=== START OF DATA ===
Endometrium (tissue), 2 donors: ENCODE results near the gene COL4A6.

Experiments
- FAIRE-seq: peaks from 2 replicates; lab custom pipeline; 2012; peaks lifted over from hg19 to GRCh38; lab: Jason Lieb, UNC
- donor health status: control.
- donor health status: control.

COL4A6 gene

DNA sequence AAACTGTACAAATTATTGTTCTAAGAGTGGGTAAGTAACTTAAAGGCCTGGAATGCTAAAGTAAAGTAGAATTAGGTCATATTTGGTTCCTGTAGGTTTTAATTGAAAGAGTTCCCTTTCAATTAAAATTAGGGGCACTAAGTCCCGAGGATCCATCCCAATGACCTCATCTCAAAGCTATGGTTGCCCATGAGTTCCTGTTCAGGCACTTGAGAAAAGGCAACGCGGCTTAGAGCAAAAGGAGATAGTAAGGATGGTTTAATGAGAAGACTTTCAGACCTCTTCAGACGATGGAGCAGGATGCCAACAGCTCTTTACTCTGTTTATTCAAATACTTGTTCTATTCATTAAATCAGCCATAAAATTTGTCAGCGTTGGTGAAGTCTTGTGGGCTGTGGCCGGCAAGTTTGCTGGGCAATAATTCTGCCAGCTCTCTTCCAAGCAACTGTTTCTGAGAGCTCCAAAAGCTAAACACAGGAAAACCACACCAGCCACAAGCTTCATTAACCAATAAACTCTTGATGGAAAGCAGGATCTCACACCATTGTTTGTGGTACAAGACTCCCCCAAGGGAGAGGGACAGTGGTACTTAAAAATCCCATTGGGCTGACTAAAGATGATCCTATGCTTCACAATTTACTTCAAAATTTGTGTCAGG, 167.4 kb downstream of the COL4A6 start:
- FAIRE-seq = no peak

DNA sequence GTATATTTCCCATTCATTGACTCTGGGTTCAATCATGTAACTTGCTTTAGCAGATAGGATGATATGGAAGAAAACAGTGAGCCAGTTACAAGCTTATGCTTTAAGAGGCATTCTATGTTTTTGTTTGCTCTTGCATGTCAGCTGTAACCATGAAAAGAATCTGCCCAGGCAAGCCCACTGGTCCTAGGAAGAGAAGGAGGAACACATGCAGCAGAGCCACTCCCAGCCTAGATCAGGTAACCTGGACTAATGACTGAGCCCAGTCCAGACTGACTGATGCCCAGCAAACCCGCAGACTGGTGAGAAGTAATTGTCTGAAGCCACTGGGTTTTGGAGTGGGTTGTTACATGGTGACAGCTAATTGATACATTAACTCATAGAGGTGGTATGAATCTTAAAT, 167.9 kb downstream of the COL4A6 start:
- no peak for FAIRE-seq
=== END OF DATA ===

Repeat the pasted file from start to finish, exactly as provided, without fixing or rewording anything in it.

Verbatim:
Endometrium (tissue), 2 donors: ENCODE results near the gene COL4A6.

Experiments
- FAIRE-seq: peaks from 2 replicates; lab custom pipeline; 2012; peaks lifted over from hg19 to GRCh38; lab: Jason Lieb, UNC
- donor health status: control.
- donor health status: control.

COL4A6 gene

DNA sequence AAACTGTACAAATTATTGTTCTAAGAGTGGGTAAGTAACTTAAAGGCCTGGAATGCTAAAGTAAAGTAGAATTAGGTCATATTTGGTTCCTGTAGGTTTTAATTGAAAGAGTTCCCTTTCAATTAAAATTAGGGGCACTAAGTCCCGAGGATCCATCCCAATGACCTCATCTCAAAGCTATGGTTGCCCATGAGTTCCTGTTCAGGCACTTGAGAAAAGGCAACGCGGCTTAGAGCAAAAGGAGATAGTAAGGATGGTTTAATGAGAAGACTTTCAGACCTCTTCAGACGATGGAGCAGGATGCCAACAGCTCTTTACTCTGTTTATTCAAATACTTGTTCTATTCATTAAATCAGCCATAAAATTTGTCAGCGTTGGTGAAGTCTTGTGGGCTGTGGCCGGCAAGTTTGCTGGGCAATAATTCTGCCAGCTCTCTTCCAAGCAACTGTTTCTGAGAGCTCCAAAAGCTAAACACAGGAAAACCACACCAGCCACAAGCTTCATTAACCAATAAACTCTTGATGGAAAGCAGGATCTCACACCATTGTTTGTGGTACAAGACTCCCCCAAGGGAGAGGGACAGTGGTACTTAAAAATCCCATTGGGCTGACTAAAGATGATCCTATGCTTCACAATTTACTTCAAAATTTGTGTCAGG, 167.4 kb downstream of the COL4A6 start:
- FAIRE-seq = no peak

DNA sequence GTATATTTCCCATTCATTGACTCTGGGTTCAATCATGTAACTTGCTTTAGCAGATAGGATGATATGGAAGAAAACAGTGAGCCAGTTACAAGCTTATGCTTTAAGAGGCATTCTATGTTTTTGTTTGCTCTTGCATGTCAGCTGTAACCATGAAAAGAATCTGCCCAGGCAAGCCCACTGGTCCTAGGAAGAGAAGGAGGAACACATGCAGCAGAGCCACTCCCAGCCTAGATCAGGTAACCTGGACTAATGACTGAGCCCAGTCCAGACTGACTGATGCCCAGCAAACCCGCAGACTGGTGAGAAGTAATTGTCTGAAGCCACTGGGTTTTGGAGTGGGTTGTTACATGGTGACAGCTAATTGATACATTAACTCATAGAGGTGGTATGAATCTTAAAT, 167.9 kb downstream of the COL4A6 start:
- no peak for FAIRE-seq